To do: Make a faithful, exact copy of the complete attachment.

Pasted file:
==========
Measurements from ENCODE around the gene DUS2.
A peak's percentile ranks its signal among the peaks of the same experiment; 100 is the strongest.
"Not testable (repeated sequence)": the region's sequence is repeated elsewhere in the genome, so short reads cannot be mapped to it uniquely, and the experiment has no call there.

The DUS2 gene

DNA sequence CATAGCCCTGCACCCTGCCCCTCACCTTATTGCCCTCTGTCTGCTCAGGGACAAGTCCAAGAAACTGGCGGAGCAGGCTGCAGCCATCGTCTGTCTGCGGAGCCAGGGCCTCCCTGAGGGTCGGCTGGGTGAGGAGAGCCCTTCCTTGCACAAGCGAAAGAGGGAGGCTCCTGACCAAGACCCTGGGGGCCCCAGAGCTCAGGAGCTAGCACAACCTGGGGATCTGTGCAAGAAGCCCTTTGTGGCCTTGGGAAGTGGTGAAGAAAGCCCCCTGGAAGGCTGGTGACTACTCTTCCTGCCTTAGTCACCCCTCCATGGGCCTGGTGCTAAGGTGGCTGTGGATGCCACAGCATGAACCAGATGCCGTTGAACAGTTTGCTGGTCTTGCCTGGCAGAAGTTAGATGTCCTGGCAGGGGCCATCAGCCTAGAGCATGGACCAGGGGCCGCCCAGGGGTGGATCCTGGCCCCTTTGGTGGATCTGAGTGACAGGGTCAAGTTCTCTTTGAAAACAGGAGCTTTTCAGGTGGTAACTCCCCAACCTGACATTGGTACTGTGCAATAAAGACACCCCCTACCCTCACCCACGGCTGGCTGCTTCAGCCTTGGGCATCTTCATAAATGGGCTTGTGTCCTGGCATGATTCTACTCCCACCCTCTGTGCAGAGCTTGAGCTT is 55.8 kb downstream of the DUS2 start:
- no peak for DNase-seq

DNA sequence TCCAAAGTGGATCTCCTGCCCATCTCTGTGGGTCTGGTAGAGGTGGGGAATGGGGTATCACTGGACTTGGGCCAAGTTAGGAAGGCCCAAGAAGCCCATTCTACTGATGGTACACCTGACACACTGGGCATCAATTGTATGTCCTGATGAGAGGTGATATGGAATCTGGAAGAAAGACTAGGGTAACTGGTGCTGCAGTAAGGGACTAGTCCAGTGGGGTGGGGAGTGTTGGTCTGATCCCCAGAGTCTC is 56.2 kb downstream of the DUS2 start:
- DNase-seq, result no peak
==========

Measurements from ENCODE around the gene DUS2.
A peak's percentile ranks its signal among the peaks of the same experiment; 100 is the strongest.
"Not testable (repeated sequence)": the region's sequence is repeated elsewhere in the genome, so short reads cannot be mapped to it uniquely, and the experiment has no call there.

The DUS2 gene

DNA sequence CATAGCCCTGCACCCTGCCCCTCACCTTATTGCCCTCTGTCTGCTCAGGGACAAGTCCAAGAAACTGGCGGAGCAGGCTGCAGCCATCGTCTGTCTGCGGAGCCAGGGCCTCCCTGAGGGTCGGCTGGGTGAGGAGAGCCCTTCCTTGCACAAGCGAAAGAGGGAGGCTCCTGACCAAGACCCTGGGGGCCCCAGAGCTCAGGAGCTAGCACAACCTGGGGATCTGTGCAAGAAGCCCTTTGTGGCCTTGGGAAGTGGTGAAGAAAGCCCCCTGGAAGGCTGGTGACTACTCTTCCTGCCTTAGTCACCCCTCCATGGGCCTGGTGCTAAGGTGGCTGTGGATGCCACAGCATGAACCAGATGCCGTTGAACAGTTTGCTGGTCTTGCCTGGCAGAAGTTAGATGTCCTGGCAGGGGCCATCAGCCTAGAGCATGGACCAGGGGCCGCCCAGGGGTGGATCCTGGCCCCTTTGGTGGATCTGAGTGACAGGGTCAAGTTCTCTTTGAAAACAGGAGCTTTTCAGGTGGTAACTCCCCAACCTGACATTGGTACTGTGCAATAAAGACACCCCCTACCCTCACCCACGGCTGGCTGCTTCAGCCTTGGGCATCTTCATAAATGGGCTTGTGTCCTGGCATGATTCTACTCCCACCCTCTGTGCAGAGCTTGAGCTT is 55.8 kb downstream of the DUS2 start:
- no peak for DNase-seq

DNA sequence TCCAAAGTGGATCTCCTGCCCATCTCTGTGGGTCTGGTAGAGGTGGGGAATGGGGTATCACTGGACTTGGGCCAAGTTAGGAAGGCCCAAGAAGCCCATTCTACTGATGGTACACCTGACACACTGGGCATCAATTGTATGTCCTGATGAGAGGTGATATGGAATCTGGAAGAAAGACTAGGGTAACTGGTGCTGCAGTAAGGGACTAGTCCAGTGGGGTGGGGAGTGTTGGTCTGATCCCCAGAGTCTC is 56.2 kb downstream of the DUS2 start:
- DNase-seq, result no peak